Dear Ned and Thierry,
Thanks to the both of you for your replies!
Ned: my situation is exactly that which you describe, whereby I
require 1-direction data transfer between the ATMEGA (master) and
gumstix (slave), at a regular 100Hz. However, due to my inexperience
in dealing with drivers I will try to make do with using the Gumstix
as the master.
Thierry: I am trying to follow your instructions in the final post
of this thread (http://old.nabble.com/SPI,-spidev,-et.-al-to24588398.html#a24594755).
It seems that before the
--git a/recipes/linux/linux-omap3-2.6.30/overo/defconfig b/recipes/linux/linux-omap3-2.6.30/overo/defconfig"
command, a patch needs to be run. Is that the same one as from the
beagleboard site you mention? The title of that patch implies it
should configure the SPI3 bus, not the SPI1 bus I need. Please could
I trouble you for a brief guide on how to apply the patch?
Sadly I'm feeling a little lost in the dark here, so any help would
be much appreciated!
On 23/08/2010 17:24, Ned Forrester wrote:
On 08/23/2010 10:55 AM, Hugo Grimmett wrote:
I'm a new gumstix user trying to configure the SPI protocol. The only
gumstix documentation I can find is the sample code on this page
(http://docwiki.gumstix.org/Sample_code/C/SPI) which doesn't seem to be
quite what I need.
A couple of questions:
1. I'm using the 40-pin header on the Tobi expansion board, which has 6
GPIO pins prefixed with _SPI1_, to which I have wired an ATMEGA328P. The
sample code is configured for use of the NSSP pins, of which I can find
no mention elsewhere. How do I adapt the code to work on the
SPI-tailored GPIO170-175 pins?
Others will be able to help with the hardware. I only use the PXA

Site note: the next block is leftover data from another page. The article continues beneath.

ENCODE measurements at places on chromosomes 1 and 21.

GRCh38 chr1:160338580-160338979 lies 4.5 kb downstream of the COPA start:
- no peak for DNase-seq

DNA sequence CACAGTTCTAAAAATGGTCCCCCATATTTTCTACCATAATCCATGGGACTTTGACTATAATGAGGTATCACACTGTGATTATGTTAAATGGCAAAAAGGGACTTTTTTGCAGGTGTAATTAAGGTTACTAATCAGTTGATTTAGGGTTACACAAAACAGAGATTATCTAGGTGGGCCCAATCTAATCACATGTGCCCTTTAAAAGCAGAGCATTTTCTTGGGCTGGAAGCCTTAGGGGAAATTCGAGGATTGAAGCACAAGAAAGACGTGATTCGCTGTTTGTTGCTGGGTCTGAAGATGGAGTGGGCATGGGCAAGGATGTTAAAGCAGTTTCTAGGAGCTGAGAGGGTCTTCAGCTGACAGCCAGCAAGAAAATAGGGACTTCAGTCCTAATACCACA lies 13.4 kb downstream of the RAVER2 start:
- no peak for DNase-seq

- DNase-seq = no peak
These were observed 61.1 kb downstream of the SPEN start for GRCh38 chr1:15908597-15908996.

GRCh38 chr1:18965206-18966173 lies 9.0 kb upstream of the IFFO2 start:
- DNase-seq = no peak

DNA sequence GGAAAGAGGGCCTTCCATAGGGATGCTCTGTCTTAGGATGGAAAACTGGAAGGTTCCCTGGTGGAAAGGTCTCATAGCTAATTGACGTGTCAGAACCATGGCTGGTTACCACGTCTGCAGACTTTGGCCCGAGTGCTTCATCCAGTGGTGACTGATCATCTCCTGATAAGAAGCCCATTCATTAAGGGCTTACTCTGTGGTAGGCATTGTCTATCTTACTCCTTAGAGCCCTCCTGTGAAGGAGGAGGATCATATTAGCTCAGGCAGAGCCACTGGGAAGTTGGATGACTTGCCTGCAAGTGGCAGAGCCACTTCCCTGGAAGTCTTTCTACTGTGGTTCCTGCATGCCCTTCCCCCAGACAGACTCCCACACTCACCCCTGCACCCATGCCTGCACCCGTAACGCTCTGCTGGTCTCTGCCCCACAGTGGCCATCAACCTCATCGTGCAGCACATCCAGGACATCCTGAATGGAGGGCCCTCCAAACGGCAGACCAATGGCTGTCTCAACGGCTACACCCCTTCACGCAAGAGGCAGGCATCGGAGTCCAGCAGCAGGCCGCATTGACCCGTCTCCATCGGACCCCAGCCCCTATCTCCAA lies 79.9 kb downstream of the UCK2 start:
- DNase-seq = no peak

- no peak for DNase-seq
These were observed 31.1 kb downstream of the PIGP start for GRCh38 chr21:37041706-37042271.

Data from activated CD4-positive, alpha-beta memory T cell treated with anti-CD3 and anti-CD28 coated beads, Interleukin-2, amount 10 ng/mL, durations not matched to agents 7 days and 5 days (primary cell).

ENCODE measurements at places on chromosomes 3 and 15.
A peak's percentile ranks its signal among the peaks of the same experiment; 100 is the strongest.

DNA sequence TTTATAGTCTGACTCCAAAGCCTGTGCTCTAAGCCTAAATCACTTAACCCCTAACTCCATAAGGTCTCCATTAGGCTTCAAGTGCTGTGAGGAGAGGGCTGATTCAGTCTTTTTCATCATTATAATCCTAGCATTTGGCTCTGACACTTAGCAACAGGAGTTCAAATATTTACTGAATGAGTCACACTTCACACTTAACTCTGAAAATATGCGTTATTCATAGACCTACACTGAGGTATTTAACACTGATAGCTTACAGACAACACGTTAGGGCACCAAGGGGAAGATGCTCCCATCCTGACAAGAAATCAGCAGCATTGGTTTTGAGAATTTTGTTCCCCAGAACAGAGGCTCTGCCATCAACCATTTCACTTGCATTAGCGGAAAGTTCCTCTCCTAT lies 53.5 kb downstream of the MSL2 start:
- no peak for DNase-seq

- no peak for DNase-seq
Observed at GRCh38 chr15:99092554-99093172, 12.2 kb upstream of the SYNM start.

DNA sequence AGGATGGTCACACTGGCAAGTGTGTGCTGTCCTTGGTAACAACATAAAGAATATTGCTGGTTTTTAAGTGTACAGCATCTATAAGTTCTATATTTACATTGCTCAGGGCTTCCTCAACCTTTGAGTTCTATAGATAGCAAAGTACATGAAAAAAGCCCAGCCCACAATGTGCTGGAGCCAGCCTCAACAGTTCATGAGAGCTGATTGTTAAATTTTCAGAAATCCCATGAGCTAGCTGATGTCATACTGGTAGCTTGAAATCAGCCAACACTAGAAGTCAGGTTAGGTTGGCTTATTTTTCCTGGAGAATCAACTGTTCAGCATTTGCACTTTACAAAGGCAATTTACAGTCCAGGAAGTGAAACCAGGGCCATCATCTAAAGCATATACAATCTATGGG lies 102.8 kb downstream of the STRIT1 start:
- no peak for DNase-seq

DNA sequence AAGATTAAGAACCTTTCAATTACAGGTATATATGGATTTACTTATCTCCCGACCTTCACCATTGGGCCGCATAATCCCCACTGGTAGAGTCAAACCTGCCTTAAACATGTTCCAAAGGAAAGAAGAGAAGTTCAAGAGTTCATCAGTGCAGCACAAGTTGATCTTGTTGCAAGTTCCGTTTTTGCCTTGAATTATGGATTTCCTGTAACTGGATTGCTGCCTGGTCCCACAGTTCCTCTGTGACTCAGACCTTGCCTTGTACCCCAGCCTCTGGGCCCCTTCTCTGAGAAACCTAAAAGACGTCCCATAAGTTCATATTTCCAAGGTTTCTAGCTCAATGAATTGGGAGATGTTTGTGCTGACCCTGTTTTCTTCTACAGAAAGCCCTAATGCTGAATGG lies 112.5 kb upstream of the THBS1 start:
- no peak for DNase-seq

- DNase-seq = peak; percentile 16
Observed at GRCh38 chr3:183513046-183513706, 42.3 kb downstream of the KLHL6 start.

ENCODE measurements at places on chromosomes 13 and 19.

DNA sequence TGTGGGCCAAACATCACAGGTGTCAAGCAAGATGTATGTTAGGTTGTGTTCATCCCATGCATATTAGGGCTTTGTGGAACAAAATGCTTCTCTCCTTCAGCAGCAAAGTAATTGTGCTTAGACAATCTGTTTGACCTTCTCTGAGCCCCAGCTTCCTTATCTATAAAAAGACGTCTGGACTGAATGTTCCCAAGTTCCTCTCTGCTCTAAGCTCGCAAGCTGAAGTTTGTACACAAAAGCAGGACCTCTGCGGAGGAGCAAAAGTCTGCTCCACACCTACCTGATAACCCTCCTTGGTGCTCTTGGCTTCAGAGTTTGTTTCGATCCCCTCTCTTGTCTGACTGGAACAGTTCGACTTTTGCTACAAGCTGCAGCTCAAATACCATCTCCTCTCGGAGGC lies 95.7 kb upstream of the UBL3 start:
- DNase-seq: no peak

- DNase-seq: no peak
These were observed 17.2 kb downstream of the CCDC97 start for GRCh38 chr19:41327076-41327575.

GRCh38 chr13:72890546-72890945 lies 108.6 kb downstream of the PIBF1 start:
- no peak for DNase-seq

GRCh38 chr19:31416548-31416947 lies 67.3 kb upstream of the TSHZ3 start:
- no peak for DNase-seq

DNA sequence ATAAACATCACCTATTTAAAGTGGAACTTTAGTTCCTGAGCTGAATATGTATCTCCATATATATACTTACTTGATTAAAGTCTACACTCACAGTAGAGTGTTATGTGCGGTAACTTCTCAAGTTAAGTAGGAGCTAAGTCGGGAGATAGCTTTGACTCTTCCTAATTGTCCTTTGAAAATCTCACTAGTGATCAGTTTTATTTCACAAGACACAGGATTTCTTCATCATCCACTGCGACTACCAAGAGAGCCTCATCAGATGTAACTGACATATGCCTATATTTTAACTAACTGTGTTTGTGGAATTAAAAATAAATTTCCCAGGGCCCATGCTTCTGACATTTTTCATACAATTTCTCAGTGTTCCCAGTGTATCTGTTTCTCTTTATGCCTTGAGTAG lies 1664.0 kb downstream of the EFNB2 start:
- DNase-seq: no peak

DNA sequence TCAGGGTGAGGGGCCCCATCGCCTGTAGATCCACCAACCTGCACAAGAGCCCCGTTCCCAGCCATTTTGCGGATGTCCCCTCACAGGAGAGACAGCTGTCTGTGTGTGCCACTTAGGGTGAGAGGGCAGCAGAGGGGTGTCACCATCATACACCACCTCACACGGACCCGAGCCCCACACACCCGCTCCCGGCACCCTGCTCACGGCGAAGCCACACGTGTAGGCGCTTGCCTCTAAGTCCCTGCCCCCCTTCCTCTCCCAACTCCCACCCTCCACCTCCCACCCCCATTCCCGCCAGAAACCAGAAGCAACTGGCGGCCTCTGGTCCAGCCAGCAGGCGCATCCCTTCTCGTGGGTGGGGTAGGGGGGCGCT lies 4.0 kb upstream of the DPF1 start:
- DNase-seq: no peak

2. I really need to run the Gumstix as the SPI slave, with the
ATMEGA328P chip as host and initiating data transfers. What do I need to
change to make this possible?
There is no SPI slave implementation for Linux, and likely never can be,
for the reasons periodically discussed on the mailing list:
You can search the list for references to "slave" to read the discussion
at its home page:
but it is not very searchable. So...
Search Google for this pair of phrases:
"spi-devel-general" "spi slave"
The basic problem is that an SPI slave device is often required to
respond to a request within one SPI clock cycle (the master sends the
register address, and immediately expects to clock out the register
contents). Linux (and likely every other operating system) is incapable
of that response time.
However, slave operation is possible in certain circumstances, either
when the devices involved don't require an immediate response, or when
the next transfer on the bus can be predicted in advance. An example of
the latter case is where there is only one master and one slave on the
bus, and the master always sends data to the slave; thus the slave can
predict that the next transfer on the bus will require it to receive
data, and it can always have a buffer ready to be filled.
I have an application that works just that way: a device continuously
streams data at 11Mbit/s and Linux receives that data. The driver (a
heavily modified version of pxa2xx_spi.c) maintains a queue of empty
buffers, and uses DMA descriptors to chain DMA transfers to those
buffers. Interrupt service is required to maintain the queue of
buffers/DMA-descriptors, but no interrupts are required put data in a
buffer nor to shift to the next buffer (all handled by DMA).
In any case, even if your application can use Linux as a slave, you will
likely have to write a device driver, or modify an existing one, to get
the specialized functions that you need.